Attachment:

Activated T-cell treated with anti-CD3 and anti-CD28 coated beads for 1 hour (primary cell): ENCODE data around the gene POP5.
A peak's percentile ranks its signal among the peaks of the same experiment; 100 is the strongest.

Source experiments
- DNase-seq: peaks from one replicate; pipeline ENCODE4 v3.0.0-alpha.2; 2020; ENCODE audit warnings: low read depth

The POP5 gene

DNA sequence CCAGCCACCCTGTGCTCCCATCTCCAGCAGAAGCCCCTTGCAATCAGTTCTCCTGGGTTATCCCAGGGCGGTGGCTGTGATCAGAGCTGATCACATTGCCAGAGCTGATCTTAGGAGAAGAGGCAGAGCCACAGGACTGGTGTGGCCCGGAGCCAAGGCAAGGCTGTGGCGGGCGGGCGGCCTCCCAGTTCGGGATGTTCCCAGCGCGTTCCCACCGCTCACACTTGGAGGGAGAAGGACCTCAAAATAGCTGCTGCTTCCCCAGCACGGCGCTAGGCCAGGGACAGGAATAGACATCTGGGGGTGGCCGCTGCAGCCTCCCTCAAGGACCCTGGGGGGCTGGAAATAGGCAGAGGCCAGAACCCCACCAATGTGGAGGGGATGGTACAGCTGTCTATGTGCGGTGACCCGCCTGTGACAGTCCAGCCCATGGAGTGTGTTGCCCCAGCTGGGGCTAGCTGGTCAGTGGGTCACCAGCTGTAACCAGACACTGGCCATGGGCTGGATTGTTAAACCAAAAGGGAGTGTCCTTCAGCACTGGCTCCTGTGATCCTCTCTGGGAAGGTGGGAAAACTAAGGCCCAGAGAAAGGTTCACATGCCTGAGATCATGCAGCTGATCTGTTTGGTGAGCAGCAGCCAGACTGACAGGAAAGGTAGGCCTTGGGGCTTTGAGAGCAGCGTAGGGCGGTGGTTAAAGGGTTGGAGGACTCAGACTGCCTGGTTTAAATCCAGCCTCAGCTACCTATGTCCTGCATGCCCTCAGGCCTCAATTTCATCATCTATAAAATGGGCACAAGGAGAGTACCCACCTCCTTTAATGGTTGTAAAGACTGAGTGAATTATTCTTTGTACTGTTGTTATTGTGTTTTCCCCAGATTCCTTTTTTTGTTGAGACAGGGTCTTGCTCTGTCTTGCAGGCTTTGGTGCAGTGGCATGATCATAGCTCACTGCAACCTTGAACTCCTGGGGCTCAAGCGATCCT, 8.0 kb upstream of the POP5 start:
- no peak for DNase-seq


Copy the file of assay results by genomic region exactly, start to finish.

Activated T-cell treated with anti-CD3 and anti-CD28 coated beads for 1 hour (primary cell): ENCODE data around the gene POP5.
A peak's percentile ranks its signal among the peaks of the same experiment; 100 is the strongest.

Source experiments
- DNase-seq: peaks from one replicate; pipeline ENCODE4 v3.0.0-alpha.2; 2020; ENCODE audit warnings: low read depth

The POP5 gene

DNA sequence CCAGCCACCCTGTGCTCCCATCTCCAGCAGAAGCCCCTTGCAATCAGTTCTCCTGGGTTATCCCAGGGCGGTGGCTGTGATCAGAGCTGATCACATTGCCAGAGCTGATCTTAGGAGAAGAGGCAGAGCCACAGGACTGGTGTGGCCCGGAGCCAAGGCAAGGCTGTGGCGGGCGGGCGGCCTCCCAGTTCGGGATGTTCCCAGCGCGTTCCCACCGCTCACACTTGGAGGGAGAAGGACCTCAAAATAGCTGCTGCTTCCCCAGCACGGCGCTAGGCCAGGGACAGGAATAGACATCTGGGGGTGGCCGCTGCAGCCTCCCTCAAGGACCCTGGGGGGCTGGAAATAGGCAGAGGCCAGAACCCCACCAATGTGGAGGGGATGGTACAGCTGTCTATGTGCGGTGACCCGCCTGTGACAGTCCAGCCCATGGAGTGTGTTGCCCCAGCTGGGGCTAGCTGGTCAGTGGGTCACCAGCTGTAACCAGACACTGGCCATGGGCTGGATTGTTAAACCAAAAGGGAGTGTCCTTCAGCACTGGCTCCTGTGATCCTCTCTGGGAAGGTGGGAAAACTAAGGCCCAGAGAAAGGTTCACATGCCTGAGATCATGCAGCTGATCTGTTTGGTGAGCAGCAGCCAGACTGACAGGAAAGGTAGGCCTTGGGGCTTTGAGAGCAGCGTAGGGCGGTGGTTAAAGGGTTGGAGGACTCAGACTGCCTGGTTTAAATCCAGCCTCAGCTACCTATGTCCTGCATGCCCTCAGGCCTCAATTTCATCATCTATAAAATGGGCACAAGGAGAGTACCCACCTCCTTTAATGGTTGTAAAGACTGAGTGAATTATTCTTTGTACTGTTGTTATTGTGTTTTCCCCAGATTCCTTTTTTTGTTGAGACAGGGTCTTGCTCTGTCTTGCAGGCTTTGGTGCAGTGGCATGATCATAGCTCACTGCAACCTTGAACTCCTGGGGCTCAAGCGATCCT, 8.0 kb upstream of the POP5 start:
- no peak for DNase-seq